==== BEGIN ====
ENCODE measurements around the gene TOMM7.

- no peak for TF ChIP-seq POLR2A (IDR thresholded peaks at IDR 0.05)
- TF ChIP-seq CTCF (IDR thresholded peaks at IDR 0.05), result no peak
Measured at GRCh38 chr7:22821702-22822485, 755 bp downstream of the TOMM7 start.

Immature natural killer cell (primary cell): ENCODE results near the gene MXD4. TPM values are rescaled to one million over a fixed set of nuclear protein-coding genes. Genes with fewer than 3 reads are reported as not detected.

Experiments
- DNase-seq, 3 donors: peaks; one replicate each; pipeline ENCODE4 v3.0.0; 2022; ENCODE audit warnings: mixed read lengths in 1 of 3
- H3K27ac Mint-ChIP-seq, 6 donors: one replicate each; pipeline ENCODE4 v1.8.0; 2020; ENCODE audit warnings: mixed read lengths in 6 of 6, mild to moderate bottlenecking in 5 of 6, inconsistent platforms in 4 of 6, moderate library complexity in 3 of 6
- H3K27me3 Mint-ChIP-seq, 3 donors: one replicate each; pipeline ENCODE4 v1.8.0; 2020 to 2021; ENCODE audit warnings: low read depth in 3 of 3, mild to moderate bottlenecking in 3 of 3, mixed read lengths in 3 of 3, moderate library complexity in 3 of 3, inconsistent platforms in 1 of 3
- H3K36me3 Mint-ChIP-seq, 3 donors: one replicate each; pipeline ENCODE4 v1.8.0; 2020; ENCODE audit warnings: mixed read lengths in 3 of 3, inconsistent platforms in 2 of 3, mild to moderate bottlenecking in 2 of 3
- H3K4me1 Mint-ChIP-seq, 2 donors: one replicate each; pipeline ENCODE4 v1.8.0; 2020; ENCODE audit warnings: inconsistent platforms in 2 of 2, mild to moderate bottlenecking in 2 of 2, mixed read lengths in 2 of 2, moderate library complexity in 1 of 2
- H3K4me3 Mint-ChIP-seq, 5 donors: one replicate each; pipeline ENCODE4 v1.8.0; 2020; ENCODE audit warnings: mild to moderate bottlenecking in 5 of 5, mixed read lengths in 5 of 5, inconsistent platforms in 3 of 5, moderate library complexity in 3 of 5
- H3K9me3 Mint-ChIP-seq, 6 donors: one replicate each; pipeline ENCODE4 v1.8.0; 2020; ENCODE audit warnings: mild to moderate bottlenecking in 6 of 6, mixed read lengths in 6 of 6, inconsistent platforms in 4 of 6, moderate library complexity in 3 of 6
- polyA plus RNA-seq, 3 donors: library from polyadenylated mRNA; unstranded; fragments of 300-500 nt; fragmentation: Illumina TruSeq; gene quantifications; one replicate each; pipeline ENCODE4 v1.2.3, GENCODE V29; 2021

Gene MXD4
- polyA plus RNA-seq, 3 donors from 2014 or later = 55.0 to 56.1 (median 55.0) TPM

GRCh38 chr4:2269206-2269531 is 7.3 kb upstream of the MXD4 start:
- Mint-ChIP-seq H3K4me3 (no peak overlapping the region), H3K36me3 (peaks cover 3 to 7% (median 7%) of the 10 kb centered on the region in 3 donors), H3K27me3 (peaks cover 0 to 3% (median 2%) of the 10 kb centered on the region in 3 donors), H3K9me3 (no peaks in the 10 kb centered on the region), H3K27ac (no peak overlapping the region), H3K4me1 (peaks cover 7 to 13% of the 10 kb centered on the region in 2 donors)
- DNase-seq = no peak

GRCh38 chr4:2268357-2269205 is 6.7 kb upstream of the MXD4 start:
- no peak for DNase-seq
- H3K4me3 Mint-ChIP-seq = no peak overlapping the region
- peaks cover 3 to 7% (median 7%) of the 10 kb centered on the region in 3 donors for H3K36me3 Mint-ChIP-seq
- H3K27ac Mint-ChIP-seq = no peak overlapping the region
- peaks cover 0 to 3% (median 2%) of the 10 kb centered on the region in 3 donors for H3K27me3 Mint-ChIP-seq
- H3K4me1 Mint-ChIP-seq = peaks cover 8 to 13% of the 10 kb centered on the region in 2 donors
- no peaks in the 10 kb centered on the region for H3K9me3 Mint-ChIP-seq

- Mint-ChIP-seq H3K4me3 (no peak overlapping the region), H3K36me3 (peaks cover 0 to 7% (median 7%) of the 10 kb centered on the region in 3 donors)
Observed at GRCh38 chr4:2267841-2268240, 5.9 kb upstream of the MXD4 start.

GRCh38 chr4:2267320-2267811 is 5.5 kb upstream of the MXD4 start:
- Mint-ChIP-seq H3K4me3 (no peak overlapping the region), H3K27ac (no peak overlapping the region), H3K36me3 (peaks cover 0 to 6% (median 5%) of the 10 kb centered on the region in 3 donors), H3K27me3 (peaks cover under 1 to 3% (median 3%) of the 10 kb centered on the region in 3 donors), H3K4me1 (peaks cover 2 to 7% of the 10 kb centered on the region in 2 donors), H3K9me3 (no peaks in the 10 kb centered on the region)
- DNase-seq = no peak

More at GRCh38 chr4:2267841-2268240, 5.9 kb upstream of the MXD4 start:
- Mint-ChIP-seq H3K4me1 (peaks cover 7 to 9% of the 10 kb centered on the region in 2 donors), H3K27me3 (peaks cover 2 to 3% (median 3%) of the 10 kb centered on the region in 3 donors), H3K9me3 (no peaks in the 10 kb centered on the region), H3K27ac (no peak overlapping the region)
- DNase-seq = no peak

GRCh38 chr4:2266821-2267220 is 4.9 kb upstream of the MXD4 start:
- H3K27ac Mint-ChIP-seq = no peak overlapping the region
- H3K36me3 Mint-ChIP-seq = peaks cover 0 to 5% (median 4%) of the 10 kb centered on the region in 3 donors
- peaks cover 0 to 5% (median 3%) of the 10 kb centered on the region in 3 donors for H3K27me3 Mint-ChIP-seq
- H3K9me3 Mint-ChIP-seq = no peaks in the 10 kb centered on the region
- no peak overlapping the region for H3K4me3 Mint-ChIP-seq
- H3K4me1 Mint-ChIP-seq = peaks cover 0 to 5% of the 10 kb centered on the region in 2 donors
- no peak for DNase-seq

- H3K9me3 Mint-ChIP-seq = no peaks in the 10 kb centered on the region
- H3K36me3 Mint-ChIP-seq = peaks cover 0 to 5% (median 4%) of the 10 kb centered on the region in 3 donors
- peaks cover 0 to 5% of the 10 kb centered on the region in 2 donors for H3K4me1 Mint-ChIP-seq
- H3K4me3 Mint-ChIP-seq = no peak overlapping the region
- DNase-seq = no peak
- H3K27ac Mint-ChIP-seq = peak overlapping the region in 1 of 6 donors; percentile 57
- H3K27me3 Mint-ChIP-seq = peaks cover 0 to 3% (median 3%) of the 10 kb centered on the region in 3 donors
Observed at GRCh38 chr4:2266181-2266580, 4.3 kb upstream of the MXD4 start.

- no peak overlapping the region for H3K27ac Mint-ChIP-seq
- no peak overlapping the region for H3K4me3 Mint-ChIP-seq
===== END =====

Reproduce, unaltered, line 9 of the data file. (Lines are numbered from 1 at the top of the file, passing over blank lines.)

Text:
- H3K27me3 Mint-ChIP-seq, 3 donors: one replicate each; pipeline ENCODE4 v1.8.0; 2020 to 2021; ENCODE audit warnings: low read depth in 3 of 3, mild to moderate bottlenecking in 3 of 3, mixed read lengths in 3 of 3, moderate library complexity in 3 of 3, inconsistent platforms in 1 of 3